A Slovakian lawyer born with just half a face is the ‘happiest person in the world’ as she nears the end of her life-changing surgery.
Ivanka Danisová, 30, from Bratislava, is finally able to hear and chew on the right-hand side of her face after undergoing four pioneering operations in the US.
She was born with Goldenhar syndrome, which caused underdeveloped cranial bones on the right side of her face – and doctors feared it would kill her.
But the latest procedure, which lasted 13 hours and was carried out by a world-renowned specialist in Chicago, offers her hope of living a normal and fuller life.
Professor Russell Reid and colleagues have rebuilt the right side of her face and she has been given craniofacial bones for the first time in her life.
Cruel children tormented Ms. Danisová growing up because of her rare birth defect, and she spent most of her life covering up the defect with her long hair.
She made headlines last summer after it was revealed she underwent two marathon procedures, lasting 20 and 11 hours, to begin the reconstruction of her bones.
‘I am the happiest person in the world because I have successfully undergone another crucial craniofacial surgery in my life,’ she said.
‘It is something you can´t describe with words as it is the most beautiful feeling in the world now that my hope to live life like a healthy person is a reality.
‘This moment was a crucial milestone in the next stage of my life, it’s not and it never is easy for people with craniofacial diagnoses but to anyone struggling, you should never give up hope.
‘In my heart, I will still be like a craniofacial child because we look at life from a completely different perspective – in my soul and in my heart, I am the same Ivanka despite looking different.’
Opening the door for a better future
Ms. Danisová added: ‘It is really unbelievable how we, craniofacial children, must always fight for the hope to live a full life.
‘My craniofacial fight has not only opened the door to a better future but it has mainly brought me the feeling of having all important craniofacial bones for the first time in my life.
‘Of having a temporomandibular joint for the first time in my life, as well as mandibular and cheekbones.
‘Now I can hear with my right ear and eat on the right side for the first time in my life.’
How was the surgery carried out?
Surgeons at the University of Chicago Medicine created bone to construct the hinge joint that connects the temporal and jaw bones together.
The team, led by Professor Russell Reid, also bulked out a tissue to give her a more naturally shaped face.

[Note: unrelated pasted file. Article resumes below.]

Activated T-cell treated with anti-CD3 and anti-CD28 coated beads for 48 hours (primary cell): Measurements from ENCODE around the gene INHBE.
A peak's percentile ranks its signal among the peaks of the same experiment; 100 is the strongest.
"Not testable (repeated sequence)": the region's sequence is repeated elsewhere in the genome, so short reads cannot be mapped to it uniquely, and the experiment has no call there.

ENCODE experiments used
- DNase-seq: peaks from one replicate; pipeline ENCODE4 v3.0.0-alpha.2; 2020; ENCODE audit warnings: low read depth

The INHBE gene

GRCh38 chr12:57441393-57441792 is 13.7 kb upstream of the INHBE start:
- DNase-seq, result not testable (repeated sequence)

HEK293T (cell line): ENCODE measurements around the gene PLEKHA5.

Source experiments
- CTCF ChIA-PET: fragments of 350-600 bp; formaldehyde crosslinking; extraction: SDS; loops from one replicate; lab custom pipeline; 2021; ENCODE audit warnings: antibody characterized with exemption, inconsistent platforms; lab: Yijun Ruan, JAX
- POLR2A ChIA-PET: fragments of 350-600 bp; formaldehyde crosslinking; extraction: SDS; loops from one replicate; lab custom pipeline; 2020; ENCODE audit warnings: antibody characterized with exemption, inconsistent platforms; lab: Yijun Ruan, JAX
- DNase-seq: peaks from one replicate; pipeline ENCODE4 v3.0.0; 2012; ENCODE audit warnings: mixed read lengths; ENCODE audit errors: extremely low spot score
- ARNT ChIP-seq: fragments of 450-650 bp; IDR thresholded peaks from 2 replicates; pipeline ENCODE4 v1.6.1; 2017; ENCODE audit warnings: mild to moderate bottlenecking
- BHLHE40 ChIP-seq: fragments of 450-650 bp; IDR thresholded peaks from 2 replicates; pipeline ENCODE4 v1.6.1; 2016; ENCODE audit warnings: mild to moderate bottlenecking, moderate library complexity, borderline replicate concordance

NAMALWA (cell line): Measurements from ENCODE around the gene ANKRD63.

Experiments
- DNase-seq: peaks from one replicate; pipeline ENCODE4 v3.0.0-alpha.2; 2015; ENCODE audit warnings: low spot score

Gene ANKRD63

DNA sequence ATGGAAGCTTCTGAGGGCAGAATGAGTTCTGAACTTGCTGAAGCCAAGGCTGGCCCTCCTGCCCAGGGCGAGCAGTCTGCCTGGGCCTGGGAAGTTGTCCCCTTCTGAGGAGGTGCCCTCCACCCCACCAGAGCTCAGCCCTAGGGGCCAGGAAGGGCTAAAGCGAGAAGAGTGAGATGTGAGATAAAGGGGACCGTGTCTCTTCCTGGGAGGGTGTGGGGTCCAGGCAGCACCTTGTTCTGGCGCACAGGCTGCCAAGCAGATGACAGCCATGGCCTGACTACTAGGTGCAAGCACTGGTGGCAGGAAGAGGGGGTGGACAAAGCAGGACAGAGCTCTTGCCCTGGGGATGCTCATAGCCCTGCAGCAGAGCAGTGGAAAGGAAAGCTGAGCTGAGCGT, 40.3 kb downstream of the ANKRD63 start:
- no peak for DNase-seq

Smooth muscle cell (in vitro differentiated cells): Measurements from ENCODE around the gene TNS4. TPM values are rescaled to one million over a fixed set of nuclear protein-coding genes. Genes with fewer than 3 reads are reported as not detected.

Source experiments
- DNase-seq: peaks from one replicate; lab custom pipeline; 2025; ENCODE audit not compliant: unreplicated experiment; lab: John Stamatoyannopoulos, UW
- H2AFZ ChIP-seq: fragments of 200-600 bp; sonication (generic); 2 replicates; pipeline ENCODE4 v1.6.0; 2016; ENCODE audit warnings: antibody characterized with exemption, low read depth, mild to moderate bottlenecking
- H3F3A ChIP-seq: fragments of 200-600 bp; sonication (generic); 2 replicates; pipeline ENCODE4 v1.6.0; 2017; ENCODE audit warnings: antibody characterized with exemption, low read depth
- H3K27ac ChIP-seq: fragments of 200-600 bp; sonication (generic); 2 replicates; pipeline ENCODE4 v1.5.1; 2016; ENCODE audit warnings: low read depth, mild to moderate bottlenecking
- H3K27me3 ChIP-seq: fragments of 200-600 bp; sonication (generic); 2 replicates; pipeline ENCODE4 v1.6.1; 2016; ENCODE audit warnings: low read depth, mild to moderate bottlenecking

It is hoped the surgery can be completed this summer for Ms. Danisová, a junior lawyer who trained in the UK.
Specialists will enlarge her eye orbit because she never developed an orbital bone, alongside more soft tissue on the right side of her face to allow her a better life.
Ms. Danisová was the first European to undergo the life-changing treatment for her condition in the US.
She said: ‘The focus was on soft tissues, it was a continuation of a demanding surgery of craniofacial skull, it proceeded down to the supraperiosteal plane to solve soft tissues and facial paralysis.
‘Then surgeons solved my right temporal area and cheek area – areas where I have not developed soft tissues for better moving and function.’
Bullied by strangers
Prior to surgery, she had hidden her face behind her hair, often bullied by strangers and struggled to contend with the stigma associated with being different.
Last year she shot to fame with her ‘Rainbow for Ivanka’ campaign that encourages people with craniofacial differences to hide half of their faces – raising awareness.
She credits her twin sisters with instilling confidence into her after her parents and grandfather died at an early age.
Ms. Danisová said: ‘We do the selfie because the biggest dream of each rainbow children one time to uncover your hand on one half of face.
‘I refuse to accept that this condition should still be a “taboo” in Slovakia and that these children are viewed as unacceptable for this society.
‘Many people that met me have told me that I am a messenger of positive energy and that I give away smiles.’
Goldenhar syndrome affects one out of 25,000 babies at birth, it alters one side or both sides of the face, with abnormalities appearing mostly around the ears, eyes, and spine in varying degrees.
The condition also affects some internal organs leading to severe heart, kidney, lungs and oncological diseases.
Ms. Danisová who also has battled leukemia three times and had four major heart surgeries continues her fundraising efforts to cover the costs of her medical treatment.
She said: ‘Each day for me is very difficult with my rapid arrhythmia, pains with leukemia, and this craniofacial fight but I believe that I can win. I am thankful for every day.
‘I will be grateful for any financial support via gofundme so that I won’t have to bear the entire financial burden alone.
‘I will happy if you can help me share my story to support me – postcraniofacial reconvalescention, supportive treatment during chemotherapy of leukemia, my last craniofacial fight.
‘It is not and it never will be easy – to be born as a child with a craniofacial diagnosis but as long as there is hope, you should never give up.’
You can donate by visiting: www.gofundme.com/IvkaDanisova
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